A University of Guelph professor chaired a national working group whose new guidelines for adult obesity prevention and management in primary care were released today.
Paula Brauer, Department of Family Relations and Applied Nutrition, headed the adult obesity working group of the Canadian Task Force on Preventive Health Care (CTFPHC).
Formed in 2011, the group was comprised of Brauer and four physicians. They were charged with providing evidence-based recommendations to help family doctors manage the complex condition.
The recommendations of the group were reported on by the Globe and Mail, CTV News, the Hamilton Spectator, and other media.
Brauer has belonged to the larger task force since it was re-established in 2009 by the Public Health Agency of Canada.
“I was honoured to be asked to be on the task force in the first place,” said Brauer, who studies the role of health practitioners in managing weight and obesity and the effectiveness of health intervention programs. “And I was very happy to be the chair of the working group.”
She said her PhD in nutritional epidemiology helped in reviewing evidence and coming up with sound recommendations.
The new guidelines will be published in the Canadian Medical Association Journal, updating those released in 1999 and 2006.
Adult obesity in Canada has nearly tripled in the past 40 years. Today nearly 70 per cent of men and 55 per cent of women are considered overweight or obese.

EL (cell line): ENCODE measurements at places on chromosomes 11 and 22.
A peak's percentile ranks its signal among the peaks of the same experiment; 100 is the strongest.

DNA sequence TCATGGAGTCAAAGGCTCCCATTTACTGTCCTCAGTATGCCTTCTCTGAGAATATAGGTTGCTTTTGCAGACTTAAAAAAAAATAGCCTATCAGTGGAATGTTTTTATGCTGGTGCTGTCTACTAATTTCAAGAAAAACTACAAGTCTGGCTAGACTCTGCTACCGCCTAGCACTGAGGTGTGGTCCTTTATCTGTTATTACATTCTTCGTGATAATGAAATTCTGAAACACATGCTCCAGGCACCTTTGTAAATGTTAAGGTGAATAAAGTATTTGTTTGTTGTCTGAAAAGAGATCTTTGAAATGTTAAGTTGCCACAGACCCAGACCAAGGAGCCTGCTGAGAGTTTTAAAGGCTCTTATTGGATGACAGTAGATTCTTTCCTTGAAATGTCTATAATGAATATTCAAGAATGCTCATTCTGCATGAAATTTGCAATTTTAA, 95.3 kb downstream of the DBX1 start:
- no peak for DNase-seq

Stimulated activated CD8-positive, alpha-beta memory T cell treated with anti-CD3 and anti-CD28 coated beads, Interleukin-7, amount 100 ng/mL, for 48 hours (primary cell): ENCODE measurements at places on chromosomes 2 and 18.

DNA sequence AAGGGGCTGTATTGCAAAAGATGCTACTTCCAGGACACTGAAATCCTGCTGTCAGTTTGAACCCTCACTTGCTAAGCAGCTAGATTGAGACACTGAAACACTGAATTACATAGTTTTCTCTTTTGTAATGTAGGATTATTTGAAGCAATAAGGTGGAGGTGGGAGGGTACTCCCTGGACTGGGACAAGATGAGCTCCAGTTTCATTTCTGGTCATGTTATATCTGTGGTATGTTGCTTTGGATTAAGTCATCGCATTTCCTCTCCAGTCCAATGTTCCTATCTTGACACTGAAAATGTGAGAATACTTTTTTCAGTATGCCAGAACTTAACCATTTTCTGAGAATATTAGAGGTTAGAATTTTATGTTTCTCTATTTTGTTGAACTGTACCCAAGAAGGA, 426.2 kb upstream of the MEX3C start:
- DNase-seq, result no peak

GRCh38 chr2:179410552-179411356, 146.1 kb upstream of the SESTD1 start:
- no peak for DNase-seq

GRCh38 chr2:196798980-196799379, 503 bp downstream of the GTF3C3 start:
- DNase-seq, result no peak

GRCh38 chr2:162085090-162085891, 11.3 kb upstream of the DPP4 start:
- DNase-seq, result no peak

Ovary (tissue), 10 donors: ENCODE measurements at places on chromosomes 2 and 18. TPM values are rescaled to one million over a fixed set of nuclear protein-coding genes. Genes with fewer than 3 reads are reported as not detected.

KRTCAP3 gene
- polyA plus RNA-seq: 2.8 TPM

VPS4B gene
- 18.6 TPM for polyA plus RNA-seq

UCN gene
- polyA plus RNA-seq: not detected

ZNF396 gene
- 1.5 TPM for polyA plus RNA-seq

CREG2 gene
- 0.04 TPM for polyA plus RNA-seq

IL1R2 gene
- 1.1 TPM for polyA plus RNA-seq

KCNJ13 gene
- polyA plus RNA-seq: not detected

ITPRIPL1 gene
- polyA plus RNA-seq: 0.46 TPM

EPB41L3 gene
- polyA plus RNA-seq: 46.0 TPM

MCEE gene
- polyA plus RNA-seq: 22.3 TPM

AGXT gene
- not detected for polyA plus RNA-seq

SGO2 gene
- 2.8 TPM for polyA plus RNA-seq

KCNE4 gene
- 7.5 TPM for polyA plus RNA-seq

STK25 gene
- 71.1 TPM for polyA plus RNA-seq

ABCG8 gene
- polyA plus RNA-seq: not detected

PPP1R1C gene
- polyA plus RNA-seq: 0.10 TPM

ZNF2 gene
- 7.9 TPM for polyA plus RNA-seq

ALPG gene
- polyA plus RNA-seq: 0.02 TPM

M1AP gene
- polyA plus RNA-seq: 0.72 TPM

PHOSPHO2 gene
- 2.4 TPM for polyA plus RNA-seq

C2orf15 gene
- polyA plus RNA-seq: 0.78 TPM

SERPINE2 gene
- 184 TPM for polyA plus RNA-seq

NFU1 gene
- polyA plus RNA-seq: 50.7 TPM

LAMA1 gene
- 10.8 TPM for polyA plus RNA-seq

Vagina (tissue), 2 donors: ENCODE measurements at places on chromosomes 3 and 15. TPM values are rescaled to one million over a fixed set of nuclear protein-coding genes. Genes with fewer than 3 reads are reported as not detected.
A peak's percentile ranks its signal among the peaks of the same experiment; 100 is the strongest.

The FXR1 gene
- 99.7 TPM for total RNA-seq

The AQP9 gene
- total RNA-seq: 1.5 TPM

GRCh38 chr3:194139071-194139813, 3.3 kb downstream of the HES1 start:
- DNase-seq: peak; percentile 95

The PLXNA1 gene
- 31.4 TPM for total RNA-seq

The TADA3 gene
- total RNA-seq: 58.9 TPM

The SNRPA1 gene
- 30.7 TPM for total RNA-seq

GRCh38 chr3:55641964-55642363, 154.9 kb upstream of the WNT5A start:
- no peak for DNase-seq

“This makes adult obesity one of Canada’s most pressing public health challenges,” Brauer said.
Obesity – measured as a body-mass index above 30 – is a risk factor for cardiovascular disease, diabetes, high blood pressure, high cholesterol and arthritis, she said.
“As part of a broader effort to stabilize the current obesity trend in Canada, we must encourage primary care doctors to play a more prominent role,” Brauer said.
The new guidelines call for doctors to track patients’ weight and, when necessary, discuss suitable weight management strategies.
There is also a strong recommendation that adults at high risk of diabetes — estimated to be 15 to 20 per cent of adults — should be referred to programs aimed at weight loss. Even small reductions in weight have a big impact on risk of diabetes, Brauer said.
The Task Force is also encouraging Canada’s health care systems to provide more resources to support physicians, and calling for more research on prevention of overweight and obesity.
Recognizing obesity as a health problem rather than a social issue is a key to addressing it, Brauer said. “There aren’t any ‘quick fix’ options. Primary care doctors have an important role to play in guiding their patients to strategies that will best fit, given their personal health, background, values and lifestyle.”